The class is run by the instructor chef, and two assistant chefs. There were about 15 students in the class so it didn’t feel too crowded.
First, we were walked through the amazing kitchen. Massive ovens, blast freezers, super powerful induction hobs, marble top workspace, and did I mention KitchenAid?
Oh and they don’t call you by your names here (despite the name tag) – they call you “chef”. Everyone is called “chef”, and I mean everyone. How cool is that. Slightly confusing, yes, but extremely cool.
Anyhoo, us chefs made amazing looking & tasting Chocolate Raspberry Tart
I’ve made tarts before, but nothing this exquisite. Below is the recipe and the techniques I noted down.
Makes: 1 x 8″ tart Pâte brisée (shortcrust pastry)
200 g soft flour (T55)
100 g butter, at room temp
50 g egg
1 t vanilla extract
5 g salt
5 g sugar
10 ml water
250 dark chocolate couverture
100 g egg
80 g egg yolk
60 g sugar
200 g butter
250 g fresh raspberries
100 g cocoa powder for dusting
200 g sugar + 20 g water for sugar art
Pâte brisée (shortcrust pastry)
1) Sieve together flour + salt + sugar
2) Lightly mix together egg + water + vanilla extract
3) Gently & lightly rub butter into flour mixture until it resembles fine breadcrumbs or sand.
– The softer the butter, the easier it is
– You can scoop up lumpy bits and GENTLY rub them between your hands
– Colour should still be light yellow
– This should take about 30 secs. Don’t over-do it. Few lumps are fine
4) Make a well in flour mixture, add liquid mixture. Use D scraper to GENTLY mix until it forms a paste
5) Gather the mixture into a ball, turn out onto the work surface. Position the palm of your hand above the 1/5th portion of dough furtherest away from you, push out the dough against work surface into a trail outwards. Repeat with the remaining dough, 1/5th portion at a time.
– This is to stretch the dough and smooth out any big lumps.
– Do not do any more than 5 as you’ll overwork the dough
– Mixture should be very soft at this point
6) Gather up the dough into a ball. Spread out cling film on surface, then from a height throw the dough onto the cling film. Flatten it into a disk. Wrap it up, and chill in refrigerator for 30 mins.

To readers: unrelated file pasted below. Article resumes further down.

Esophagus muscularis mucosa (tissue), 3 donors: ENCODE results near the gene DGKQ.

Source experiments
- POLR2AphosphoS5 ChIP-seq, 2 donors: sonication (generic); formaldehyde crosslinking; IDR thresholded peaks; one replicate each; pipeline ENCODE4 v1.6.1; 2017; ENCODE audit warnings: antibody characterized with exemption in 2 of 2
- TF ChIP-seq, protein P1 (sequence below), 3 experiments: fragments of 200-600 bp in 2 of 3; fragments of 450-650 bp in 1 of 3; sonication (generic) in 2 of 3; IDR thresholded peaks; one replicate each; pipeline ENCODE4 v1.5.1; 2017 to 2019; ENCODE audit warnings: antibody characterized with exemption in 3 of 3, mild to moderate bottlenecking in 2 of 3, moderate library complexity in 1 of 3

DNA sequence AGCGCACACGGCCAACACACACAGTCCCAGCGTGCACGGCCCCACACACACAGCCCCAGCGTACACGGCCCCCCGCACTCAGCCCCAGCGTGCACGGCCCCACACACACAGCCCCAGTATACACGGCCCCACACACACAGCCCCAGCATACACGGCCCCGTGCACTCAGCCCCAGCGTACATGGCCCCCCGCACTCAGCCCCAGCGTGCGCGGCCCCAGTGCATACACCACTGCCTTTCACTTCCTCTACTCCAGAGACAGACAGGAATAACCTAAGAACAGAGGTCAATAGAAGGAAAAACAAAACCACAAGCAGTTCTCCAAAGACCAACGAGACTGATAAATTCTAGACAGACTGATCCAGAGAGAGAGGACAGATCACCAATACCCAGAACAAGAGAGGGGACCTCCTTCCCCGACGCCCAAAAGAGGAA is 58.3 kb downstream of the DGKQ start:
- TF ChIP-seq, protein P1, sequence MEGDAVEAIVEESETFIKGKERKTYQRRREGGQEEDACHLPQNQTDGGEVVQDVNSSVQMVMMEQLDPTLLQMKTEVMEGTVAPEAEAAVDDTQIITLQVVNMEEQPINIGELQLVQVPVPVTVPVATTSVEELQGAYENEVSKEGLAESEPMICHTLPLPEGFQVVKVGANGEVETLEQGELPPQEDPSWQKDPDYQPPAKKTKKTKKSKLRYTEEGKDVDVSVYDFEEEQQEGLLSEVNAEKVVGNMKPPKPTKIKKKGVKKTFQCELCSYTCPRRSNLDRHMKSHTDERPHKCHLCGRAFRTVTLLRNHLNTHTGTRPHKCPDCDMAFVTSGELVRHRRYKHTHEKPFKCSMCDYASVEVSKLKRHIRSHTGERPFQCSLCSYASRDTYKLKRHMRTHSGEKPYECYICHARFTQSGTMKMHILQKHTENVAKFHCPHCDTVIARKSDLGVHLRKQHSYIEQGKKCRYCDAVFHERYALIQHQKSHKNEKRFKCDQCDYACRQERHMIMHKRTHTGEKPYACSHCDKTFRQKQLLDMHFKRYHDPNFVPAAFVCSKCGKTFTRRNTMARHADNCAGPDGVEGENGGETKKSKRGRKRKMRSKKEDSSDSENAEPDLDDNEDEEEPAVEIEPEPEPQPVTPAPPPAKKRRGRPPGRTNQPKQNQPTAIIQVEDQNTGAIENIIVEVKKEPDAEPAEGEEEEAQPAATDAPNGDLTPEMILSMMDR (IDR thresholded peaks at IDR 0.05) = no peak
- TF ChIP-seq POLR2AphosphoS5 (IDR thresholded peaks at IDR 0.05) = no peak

– Flattening the dough helps with even cooling. A ball-shape dough means the centre would remain much warmer than the outside.
7) Preheat oven to 175 C
8) Take out the chilled dough, using your thumbs, push the edge of the dough into the middle part. Repeat until the dough is softer and can be rolled. Do not overwork the dough.
9) Gently roll the dough against the surface, using your hands, to form a log.
10) Sit the log up like a glass, then push it down with your hand. This gives a good circle-shape to start rolling
11) On a lightly floured surface, roll out the dough until 3mm thick.
– Roll the dough from the middle outwards, then repeat from the middle inwards. This gives better-distributed weight/pressure than one rolling motion across the whole dough
– After each roll, turn the dough slightly (1/12th) before next roll. This helps so the dough does not stick to the surface, and makes it easier to make it round.
– If required, add more flour (top & bottom) to prevent sticking.
– Do NOT overwork/over-roll the dough. If you need to go back to make a dough ball and re-rolling, you would be incorporating more flour, and thus changing the recipe. Go SLOWLY.
12) Dust off excess flour (top & bottom) gently with pastry brush
13) Carefully drop the pastry into tart case. Lift one edge of the pastry and drop it into the corner. Repeat until all the corners are done.
14) Take a bit of excess pastry out from the overhang bit, dip it in flour, and gently press into corners and edges. Rest for 10 mins.
15) Trim off the excess, by rolling the pin over the rim. Roll from middle outwards, then again from middle inwards.
16) Gently, with your thumb, push the pastry slightly into the side of the tin. The pastry should come up slightly higher than the case rim
17) Dock the base by lightly pricking with a fork. Chill for 15 mins.
18) Place two layers of heat proof cling film (2 layers for commercial grade, other wise 6 layers). Fill with baking beans until the top level. Wrap up the cling film so the pastry edges are exposed.
19) Bake for 15-20 mins, until the pastry looks dull and is starting to colour.
20) Lift out cling film & beans carefully. There’ll be some moist patches at the base.
21) Return the empty case to the oven for another 10-12 minutes, or until it is pale golden and completely dry. Set aside to cool.
22) Reduce oven temp to 150 C
23) Melt chocolate in a bain marie (container over a pan of hot water)
24) Add butter to melted chocolate. Mix well with spatula.
25) Mix together egg + egg yolk. Add sugar, then immediately whisk it briefly by hand
– Sugar likes moisture, so if you add sugar to egg mixture (moisture) it’ll absorb the moisture. If you don’t mix it immediately you’ll get yellow dots in the mixture.
26) Beat the mixture on high until pale & volumised (2-3 mins on KitchenAid on high speed).
– This is called blanching the eggs
– The colour should become lighter
27) Add chocolate mixture to egg mixture. Gently mix them.
27) Optional: rip 5 raspberries in halves, and randomly scatter them in baked tart shell
28) Pour chocolate mixture in baked tart shell. Don’t overfill it (for presentation)
30) Bake in 150 C oven for approx 15 mins (or until filling is set to the touch)
31) Leave to cool before removing from the tin
32) Once old, dust the top with sieved cocoa powder
33) Decorate with raspberries. Serve
34) Heat together sugar + water to 165 C
35) Then it’s at the right consistency, draw shapes on non-stick mat
36) Wait until it cools completely before removing from mat